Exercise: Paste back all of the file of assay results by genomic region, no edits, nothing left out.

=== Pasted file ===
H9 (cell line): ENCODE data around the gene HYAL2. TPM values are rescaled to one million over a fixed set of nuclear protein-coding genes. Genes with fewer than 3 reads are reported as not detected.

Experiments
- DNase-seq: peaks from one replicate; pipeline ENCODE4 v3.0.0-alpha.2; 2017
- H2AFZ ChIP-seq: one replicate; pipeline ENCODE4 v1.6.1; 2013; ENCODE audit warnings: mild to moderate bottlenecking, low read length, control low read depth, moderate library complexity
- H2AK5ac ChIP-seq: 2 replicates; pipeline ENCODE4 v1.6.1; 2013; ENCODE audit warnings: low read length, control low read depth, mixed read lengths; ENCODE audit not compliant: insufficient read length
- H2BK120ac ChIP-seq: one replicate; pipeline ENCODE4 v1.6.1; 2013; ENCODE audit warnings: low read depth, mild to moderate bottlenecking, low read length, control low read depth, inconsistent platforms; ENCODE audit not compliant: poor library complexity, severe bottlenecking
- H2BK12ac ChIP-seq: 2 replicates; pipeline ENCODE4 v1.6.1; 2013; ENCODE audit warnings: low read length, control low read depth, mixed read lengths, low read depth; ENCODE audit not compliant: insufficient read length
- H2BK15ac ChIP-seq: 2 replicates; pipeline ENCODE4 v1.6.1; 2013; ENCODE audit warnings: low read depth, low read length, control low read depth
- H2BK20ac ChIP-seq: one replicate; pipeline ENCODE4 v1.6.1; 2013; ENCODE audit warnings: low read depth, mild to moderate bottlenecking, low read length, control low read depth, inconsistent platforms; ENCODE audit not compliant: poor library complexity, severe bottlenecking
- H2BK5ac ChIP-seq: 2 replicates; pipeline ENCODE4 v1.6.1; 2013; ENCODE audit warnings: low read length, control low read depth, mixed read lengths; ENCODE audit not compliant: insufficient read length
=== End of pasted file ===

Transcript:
H9 (cell line): ENCODE data around the gene HYAL2. TPM values are rescaled to one million over a fixed set of nuclear protein-coding genes. Genes with fewer than 3 reads are reported as not detected.

Experiments
- DNase-seq: peaks from one replicate; pipeline ENCODE4 v3.0.0-alpha.2; 2017
- H2AFZ ChIP-seq: one replicate; pipeline ENCODE4 v1.6.1; 2013; ENCODE audit warnings: mild to moderate bottlenecking, low read length, control low read depth, moderate library complexity
- H2AK5ac ChIP-seq: 2 replicates; pipeline ENCODE4 v1.6.1; 2013; ENCODE audit warnings: low read length, control low read depth, mixed read lengths; ENCODE audit not compliant: insufficient read length
- H2BK120ac ChIP-seq: one replicate; pipeline ENCODE4 v1.6.1; 2013; ENCODE audit warnings: low read depth, mild to moderate bottlenecking, low read length, control low read depth, inconsistent platforms; ENCODE audit not compliant: poor library complexity, severe bottlenecking
- H2BK12ac ChIP-seq: 2 replicates; pipeline ENCODE4 v1.6.1; 2013; ENCODE audit warnings: low read length, control low read depth, mixed read lengths, low read depth; ENCODE audit not compliant: insufficient read length
- H2BK15ac ChIP-seq: 2 replicates; pipeline ENCODE4 v1.6.1; 2013; ENCODE audit warnings: low read depth, low read length, control low read depth
- H2BK20ac ChIP-seq: one replicate; pipeline ENCODE4 v1.6.1; 2013; ENCODE audit warnings: low read depth, mild to moderate bottlenecking, low read length, control low read depth, inconsistent platforms; ENCODE audit not compliant: poor library complexity, severe bottlenecking
- H2BK5ac ChIP-seq: 2 replicates; pipeline ENCODE4 v1.6.1; 2013; ENCODE audit warnings: low read length, control low read depth, mixed read lengths; ENCODE audit not compliant: insufficient read length